INSPECTION

What to Look For and How

Spotting changes in current moles and/or developing lesions early on can help prevent the development and spread of skin cancer. It is important to know what to look for and how to look for it when dealing with early skin cancer detection.

Every month, inspect your entire body for any skin changes and routinely visit your dermatologist for a complete skin examination. Early detection of melanoma can be lifesaving because this cancer may be curable in its early stages. Any irregularity in an existing or newly developed pigmented skin lesion could be a sign of melanoma and should be examined immediately by your dermatologist. These irregularities may include asymmetry, an uneven border, color variations, diameter of more than 6mm or evolving changes of the lesion – all of these irregularities are covered in the ABCDEs of melanoma. If you notice any of the following irregularities in current skin lesions, see a dermatologist immediately.

The ABCDEs of Melanoma and How to Inspect Your Skin

  • Assymetry

    One half does not match the other half

  • Border Irregularity

    The edges are notched or ragged

  • Color

    Varied shades of tan, black and brown

  • Diameter

    Greater than 6 millimeters (about .23 inches)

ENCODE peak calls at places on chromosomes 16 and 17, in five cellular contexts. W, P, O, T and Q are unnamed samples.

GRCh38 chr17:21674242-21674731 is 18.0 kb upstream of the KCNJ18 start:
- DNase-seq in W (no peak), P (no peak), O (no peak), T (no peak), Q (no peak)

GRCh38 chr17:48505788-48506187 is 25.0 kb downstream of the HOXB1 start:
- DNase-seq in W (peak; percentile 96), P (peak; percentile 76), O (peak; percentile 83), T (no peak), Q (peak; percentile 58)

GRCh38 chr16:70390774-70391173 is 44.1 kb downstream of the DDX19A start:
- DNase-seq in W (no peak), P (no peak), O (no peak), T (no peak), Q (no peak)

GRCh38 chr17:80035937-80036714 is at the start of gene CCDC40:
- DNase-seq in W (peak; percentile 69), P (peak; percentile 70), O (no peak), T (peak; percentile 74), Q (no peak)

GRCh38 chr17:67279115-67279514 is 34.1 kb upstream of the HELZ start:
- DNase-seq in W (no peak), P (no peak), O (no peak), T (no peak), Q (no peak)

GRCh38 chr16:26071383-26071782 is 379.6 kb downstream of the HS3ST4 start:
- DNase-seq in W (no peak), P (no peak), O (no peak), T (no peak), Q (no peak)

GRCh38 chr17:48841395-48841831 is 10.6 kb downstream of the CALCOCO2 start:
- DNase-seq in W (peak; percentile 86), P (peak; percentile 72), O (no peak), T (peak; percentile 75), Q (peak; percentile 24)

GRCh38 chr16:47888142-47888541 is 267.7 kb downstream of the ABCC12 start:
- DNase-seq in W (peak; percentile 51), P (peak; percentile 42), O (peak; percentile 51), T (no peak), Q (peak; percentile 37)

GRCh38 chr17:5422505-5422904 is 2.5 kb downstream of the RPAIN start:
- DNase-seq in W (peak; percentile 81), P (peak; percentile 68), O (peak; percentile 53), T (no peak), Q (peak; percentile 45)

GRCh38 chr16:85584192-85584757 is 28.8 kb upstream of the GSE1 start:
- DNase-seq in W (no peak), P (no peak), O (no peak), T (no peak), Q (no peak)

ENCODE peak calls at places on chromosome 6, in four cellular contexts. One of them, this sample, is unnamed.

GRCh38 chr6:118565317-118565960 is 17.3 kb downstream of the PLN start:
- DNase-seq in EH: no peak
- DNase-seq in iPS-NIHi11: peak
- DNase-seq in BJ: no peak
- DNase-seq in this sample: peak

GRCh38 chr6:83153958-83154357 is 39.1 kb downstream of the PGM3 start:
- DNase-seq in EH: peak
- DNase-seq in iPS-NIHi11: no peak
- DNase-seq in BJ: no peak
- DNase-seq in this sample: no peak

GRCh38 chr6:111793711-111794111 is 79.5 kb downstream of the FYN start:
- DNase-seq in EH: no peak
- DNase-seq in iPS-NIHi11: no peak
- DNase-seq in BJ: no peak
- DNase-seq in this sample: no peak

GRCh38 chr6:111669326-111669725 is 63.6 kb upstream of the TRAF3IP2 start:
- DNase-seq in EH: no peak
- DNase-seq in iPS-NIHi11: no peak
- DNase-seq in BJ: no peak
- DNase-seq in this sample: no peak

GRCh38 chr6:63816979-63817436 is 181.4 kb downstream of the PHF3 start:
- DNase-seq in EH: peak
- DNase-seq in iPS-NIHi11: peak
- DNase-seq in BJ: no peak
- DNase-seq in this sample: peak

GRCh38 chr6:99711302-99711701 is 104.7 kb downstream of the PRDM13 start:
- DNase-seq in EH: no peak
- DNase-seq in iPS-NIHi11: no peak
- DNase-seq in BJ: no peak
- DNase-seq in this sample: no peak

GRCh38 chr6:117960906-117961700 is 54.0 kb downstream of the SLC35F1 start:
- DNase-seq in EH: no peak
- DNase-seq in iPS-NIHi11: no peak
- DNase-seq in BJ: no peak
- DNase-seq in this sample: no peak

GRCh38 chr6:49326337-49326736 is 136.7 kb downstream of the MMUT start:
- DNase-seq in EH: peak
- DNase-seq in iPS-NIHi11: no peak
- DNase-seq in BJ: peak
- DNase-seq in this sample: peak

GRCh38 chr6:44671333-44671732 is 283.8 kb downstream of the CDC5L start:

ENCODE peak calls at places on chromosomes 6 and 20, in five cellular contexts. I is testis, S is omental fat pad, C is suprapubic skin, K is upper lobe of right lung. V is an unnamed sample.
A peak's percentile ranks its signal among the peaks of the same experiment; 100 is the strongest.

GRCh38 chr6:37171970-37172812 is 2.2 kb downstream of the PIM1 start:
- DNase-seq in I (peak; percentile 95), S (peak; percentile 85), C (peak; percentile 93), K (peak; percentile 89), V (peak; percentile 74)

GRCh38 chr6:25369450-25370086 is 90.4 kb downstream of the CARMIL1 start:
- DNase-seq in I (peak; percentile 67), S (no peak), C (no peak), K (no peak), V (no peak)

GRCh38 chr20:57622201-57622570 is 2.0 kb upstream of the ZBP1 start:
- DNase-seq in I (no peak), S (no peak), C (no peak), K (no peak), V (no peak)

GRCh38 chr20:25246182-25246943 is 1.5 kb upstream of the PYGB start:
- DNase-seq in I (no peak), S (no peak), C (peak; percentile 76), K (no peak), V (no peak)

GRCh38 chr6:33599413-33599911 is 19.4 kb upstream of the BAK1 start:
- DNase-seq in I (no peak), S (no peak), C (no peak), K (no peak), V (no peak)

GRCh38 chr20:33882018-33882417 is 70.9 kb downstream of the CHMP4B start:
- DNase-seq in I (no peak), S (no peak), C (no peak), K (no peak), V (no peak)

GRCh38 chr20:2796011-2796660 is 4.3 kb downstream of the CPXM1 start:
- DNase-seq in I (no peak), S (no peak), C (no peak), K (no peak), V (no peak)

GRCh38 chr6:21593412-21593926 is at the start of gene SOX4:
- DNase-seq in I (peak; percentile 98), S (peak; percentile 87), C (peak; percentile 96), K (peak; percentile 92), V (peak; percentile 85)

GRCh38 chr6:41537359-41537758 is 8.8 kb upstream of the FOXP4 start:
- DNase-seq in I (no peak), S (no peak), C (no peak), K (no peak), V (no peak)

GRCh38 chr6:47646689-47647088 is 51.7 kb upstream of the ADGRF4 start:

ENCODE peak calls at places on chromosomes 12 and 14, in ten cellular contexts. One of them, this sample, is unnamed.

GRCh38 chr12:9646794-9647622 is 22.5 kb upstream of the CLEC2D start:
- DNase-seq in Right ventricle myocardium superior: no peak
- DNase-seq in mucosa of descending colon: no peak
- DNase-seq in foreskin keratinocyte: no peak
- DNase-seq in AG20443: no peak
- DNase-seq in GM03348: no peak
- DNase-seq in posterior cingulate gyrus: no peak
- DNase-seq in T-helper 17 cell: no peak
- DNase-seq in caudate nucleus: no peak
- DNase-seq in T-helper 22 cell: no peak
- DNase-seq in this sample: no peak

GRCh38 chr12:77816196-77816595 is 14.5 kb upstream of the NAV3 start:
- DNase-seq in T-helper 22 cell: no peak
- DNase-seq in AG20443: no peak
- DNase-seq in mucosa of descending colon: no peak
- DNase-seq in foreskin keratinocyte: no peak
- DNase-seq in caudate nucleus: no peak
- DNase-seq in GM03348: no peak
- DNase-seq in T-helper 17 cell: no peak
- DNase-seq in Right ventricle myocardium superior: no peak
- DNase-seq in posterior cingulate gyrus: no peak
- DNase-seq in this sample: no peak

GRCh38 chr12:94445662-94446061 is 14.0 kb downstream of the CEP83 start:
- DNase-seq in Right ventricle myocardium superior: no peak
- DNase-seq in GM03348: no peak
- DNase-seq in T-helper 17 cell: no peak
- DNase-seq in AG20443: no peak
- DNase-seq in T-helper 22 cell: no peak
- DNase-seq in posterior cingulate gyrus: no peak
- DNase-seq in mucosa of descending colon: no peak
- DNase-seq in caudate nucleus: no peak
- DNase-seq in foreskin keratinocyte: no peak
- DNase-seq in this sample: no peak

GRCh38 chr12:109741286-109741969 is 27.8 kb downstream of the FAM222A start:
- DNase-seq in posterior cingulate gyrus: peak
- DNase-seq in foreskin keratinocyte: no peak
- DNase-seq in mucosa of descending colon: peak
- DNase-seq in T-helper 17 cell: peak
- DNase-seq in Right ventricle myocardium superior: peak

• Evolution

    New and/or significant change in size, shape, shade of color or symptoms of bleeding, itching and tenderness

  • Examine your body front and back in the mirror, then right and left sides, arms raised.

  • Bend elbows and look carefully at forearms and upper arms and palms.

  • Look at the backs of legs and feet, spaces between toes and soles.

  • Examine back of neck and scalp with a hand mirror. Part hair for a closer look at scalp.

  • Finally, check back and buttocks with a hand mirror.

Images and content provided by the American Academy of Dermatology

  • 1 in 5 Americans will develop skin cancer
  • At least 90% of skin cancer is caused by over exposure to the sun
  • An estimated 9,700 people will die from melanoma this year
more statistics

Source: 2015 American Cancer Society

KNOW THE SPOTS

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